You know what a “Lottery Scam” is? If not, just bear with me for a second.
The “lottery scam” is a widely used con. It usually starts with the sending of a letter, in which the winning of a prize is announced. Somehow, you, the receiver of the letter, are suddenly entitled to that prize. You just won something. Isn’t that wonderful?
After you get in contact with the sender to clarify the details of your winnings, you are then asked to pay a little bit of money. It’s not much, compared to the winnings and it makes perfect sense, too. That money is either “processing money” or “tax” that you should just pay. And it’s not that much anyway.
After you pay that small amount of money, all of a sudden, your prize either disappears, or transforms itself into something completely worthless (like coupons for extremely expensive stuff you can’t afford anyway). It’s in that moment that you realize the small amount of money you were required to pay was really important. And lost. And that you’ve been scammed.
The Life Lottery Scam
When presented like this, this scam is relatively easy to be spotted and avoided. But the bad news is that the “lottery scam” works on many other levels. In fact, it activates some very deep switches, making us vulnerable on many areas. I call it “the life lottery scam”. Here are a few examples.
Suppose you’re a man and a beautiful woman enters your life. You are incredibly attracted to her and start telling to yourself that finally something good is coming into your life. She also seems attracted to you, but not too much. Just enough to be seen as a valuable prize, as something that you must fight for.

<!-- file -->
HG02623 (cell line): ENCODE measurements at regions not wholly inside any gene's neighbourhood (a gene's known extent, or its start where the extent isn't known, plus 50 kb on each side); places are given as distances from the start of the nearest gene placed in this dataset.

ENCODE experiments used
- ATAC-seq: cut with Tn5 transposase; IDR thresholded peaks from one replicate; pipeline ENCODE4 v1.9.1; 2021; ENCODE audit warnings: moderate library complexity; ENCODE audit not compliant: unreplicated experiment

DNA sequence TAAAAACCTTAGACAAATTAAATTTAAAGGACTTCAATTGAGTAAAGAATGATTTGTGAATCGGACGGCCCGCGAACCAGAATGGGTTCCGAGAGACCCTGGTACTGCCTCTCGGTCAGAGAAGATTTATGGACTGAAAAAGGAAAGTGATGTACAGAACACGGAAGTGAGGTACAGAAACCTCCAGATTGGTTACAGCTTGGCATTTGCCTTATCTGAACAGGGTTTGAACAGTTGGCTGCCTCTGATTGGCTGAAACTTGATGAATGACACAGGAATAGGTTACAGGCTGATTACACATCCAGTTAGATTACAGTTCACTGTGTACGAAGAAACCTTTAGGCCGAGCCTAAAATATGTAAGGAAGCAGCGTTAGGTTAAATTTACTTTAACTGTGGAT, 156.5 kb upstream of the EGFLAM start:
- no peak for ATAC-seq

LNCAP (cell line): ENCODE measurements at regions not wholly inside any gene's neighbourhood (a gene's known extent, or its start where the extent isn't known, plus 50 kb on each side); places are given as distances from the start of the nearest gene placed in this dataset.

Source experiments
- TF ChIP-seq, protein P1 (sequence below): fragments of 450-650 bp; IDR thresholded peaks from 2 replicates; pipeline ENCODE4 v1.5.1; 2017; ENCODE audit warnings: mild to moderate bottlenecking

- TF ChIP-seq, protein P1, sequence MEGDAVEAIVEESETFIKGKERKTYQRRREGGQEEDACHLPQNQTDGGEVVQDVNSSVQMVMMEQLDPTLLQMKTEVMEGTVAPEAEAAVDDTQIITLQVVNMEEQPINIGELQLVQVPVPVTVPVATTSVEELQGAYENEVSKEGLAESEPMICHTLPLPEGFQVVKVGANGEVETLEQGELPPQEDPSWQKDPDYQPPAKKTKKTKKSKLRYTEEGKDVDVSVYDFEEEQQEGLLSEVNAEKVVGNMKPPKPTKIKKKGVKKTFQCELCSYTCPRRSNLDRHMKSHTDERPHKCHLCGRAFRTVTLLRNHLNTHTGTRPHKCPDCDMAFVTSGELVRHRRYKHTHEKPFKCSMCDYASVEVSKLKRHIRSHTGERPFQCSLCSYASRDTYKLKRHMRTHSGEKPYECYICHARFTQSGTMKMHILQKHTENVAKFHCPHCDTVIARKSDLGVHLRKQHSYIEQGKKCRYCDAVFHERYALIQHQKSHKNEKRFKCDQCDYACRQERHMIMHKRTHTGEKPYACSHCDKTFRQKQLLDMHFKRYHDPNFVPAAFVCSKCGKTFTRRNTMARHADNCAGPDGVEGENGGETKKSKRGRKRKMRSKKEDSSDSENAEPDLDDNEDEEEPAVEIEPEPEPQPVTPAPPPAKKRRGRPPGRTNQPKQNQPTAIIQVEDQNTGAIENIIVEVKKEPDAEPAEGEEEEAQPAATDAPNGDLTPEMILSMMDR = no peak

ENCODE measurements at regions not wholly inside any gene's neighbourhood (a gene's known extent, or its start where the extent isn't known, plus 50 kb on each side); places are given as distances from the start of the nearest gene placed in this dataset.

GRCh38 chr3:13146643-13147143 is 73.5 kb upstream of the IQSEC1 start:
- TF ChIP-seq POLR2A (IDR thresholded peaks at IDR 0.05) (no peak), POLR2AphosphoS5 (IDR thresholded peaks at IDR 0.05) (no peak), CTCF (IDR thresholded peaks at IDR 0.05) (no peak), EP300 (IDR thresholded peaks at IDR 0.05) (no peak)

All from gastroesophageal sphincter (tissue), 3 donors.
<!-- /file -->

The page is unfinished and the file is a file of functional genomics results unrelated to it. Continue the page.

And fighting is what you do. You fiercely begin your struggle and start spending small amounts of stuff (not talking specifically about money, it’s also time and emotional support) knowing that the value of the final prize will be so big, that will make these small investments look ridiculously small.
And spend, and spend, and spend until, at some point, tired or even broke, you want your prize. You know you won the lottery, you paid your “processing fees” and now you want the reward. Alas, you will instantly find out that the reward was never there. As in the classical lottery scam, it’s either completely nonexistent (the woman simply dumps you) or it’s just something you don’t want (like the “let’s just be friends and I told you already you shouldn’t expect more than that from me anyway” thing we all got at some point in our lives).
What happened? You traded some amounts of your life (translated into various types of support, like time, money or emotions) on something that you thought it will be an order of magnitude higher. But you forgot one essential aspect: you were never signed up to that competition. Most of the time there’s no competition at all. You thought you were in, because you wanted to, and, most of the time, that’s what you’ve been lured to believe. But in reality, there was never an authentic intention for a real bonding from the other side.